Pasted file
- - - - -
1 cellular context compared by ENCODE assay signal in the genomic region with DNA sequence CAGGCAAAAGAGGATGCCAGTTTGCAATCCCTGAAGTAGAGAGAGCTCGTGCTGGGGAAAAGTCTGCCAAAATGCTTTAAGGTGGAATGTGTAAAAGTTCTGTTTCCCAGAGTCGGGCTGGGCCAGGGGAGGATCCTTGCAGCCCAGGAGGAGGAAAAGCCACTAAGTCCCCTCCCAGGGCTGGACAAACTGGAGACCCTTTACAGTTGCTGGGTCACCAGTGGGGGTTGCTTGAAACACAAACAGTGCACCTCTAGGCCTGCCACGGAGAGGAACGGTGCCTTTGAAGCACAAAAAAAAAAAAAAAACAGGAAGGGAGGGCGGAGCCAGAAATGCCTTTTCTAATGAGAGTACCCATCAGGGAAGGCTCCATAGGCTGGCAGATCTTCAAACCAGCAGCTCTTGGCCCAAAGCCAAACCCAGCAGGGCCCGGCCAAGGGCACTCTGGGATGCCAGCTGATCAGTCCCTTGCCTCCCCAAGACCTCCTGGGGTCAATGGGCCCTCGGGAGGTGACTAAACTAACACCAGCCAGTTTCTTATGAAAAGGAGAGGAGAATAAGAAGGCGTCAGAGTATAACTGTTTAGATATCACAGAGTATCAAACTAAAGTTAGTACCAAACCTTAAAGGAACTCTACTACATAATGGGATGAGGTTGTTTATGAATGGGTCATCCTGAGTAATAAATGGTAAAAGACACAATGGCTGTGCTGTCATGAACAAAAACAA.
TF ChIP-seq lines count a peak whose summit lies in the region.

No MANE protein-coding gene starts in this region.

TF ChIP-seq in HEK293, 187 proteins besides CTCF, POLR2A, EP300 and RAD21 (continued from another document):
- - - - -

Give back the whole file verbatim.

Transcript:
1 cellular context compared by ENCODE assay signal in the genomic region with DNA sequence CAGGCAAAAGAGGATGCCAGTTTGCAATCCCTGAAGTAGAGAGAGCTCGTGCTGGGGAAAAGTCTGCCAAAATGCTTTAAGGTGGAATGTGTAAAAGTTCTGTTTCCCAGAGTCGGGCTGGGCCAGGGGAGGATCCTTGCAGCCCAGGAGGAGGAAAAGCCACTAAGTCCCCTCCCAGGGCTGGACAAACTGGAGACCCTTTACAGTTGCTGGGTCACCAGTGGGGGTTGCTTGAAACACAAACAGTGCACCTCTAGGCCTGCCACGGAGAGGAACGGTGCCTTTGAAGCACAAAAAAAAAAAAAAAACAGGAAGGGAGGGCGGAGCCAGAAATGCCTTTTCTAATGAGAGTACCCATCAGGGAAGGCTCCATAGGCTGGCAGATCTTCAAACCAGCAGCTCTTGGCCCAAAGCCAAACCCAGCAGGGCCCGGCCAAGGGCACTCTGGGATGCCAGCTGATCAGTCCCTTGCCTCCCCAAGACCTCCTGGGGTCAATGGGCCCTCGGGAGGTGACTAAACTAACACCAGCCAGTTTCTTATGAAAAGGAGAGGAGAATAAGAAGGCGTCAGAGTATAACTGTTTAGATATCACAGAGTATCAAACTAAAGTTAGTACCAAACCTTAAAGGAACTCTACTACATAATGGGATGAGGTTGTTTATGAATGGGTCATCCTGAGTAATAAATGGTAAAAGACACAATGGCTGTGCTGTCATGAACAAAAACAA.
TF ChIP-seq lines count a peak whose summit lies in the region.

No MANE protein-coding gene starts in this region.

TF ChIP-seq in HEK293, 187 proteins besides CTCF, POLR2A, EP300 and RAD21 (continued from another document):